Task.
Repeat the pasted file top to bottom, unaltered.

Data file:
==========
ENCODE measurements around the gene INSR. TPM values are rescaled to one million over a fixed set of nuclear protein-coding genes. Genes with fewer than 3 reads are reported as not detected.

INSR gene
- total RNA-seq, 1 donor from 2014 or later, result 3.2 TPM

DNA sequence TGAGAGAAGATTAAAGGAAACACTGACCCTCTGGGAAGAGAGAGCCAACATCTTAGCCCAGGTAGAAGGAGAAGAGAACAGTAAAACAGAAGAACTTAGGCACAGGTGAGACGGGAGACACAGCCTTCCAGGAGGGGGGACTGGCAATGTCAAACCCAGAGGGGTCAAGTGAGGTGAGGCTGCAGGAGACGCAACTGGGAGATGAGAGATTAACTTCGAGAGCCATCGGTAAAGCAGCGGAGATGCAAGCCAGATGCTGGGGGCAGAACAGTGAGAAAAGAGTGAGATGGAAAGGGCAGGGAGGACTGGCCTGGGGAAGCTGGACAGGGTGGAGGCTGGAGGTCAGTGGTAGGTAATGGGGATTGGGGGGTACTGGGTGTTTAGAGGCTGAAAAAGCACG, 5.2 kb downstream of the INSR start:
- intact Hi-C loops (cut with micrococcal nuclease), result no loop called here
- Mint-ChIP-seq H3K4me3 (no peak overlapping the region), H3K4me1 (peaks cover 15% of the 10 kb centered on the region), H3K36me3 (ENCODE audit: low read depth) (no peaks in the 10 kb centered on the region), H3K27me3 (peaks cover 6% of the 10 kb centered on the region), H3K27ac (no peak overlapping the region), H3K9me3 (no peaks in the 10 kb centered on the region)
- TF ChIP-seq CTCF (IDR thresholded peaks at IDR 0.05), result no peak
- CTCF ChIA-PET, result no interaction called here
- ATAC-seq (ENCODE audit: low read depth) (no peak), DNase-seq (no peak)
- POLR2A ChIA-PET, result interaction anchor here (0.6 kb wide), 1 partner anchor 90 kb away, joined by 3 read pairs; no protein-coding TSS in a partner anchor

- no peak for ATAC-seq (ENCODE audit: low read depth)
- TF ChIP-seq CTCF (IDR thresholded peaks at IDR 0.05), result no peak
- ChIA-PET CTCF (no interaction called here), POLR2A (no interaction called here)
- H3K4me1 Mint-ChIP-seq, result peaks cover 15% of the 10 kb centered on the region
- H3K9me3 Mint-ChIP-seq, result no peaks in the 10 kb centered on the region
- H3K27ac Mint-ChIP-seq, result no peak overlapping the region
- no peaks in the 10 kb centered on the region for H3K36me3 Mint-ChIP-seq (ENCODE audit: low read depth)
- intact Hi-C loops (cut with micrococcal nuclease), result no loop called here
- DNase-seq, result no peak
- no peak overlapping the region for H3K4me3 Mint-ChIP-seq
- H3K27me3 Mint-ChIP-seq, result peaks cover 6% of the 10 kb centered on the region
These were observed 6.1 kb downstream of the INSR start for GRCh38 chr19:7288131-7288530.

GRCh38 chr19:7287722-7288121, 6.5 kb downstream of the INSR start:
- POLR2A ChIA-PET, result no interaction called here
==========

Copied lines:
ENCODE measurements around the gene INSR. TPM values are rescaled to one million over a fixed set of nuclear protein-coding genes. Genes with fewer than 3 reads are reported as not detected.

INSR gene
- total RNA-seq, 1 donor from 2014 or later, result 3.2 TPM

DNA sequence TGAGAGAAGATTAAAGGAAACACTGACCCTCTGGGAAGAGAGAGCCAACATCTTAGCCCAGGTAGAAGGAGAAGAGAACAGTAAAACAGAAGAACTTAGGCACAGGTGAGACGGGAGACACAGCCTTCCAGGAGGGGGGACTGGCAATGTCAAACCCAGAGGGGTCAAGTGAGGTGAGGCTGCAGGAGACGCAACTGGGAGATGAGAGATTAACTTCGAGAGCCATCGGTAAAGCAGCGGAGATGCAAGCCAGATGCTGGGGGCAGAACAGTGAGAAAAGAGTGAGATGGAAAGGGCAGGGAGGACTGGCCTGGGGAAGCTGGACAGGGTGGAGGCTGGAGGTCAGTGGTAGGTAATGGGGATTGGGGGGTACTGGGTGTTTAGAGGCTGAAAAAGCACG, 5.2 kb downstream of the INSR start:
- intact Hi-C loops (cut with micrococcal nuclease), result no loop called here
- Mint-ChIP-seq H3K4me3 (no peak overlapping the region), H3K4me1 (peaks cover 15% of the 10 kb centered on the region), H3K36me3 (ENCODE audit: low read depth) (no peaks in the 10 kb centered on the region), H3K27me3 (peaks cover 6% of the 10 kb centered on the region), H3K27ac (no peak overlapping the region), H3K9me3 (no peaks in the 10 kb centered on the region)
- TF ChIP-seq CTCF (IDR thresholded peaks at IDR 0.05), result no peak
- CTCF ChIA-PET, result no interaction called here
- ATAC-seq (ENCODE audit: low read depth) (no peak), DNase-seq (no peak)
- POLR2A ChIA-PET, result interaction anchor here (0.6 kb wide), 1 partner anchor 90 kb away, joined by 3 read pairs; no protein-coding TSS in a partner anchor

- no peak for ATAC-seq (ENCODE audit: low read depth)
- TF ChIP-seq CTCF (IDR thresholded peaks at IDR 0.05), result no peak
- ChIA-PET CTCF (no interaction called here), POLR2A (no interaction called here)
- H3K4me1 Mint-ChIP-seq, result peaks cover 15% of the 10 kb centered on the region
- H3K9me3 Mint-ChIP-seq, result no peaks in the 10 kb centered on the region
- H3K27ac Mint-ChIP-seq, result no peak overlapping the region
- no peaks in the 10 kb centered on the region for H3K36me3 Mint-ChIP-seq (ENCODE audit: low read depth)
- intact Hi-C loops (cut with micrococcal nuclease), result no loop called here
- DNase-seq, result no peak
- no peak overlapping the region for H3K4me3 Mint-ChIP-seq
- H3K27me3 Mint-ChIP-seq, result peaks cover 6% of the 10 kb centered on the region
These were observed 6.1 kb downstream of the INSR start for GRCh38 chr19:7288131-7288530.

GRCh38 chr19:7287722-7288121, 6.5 kb downstream of the INSR start:
- POLR2A ChIA-PET, result no interaction called here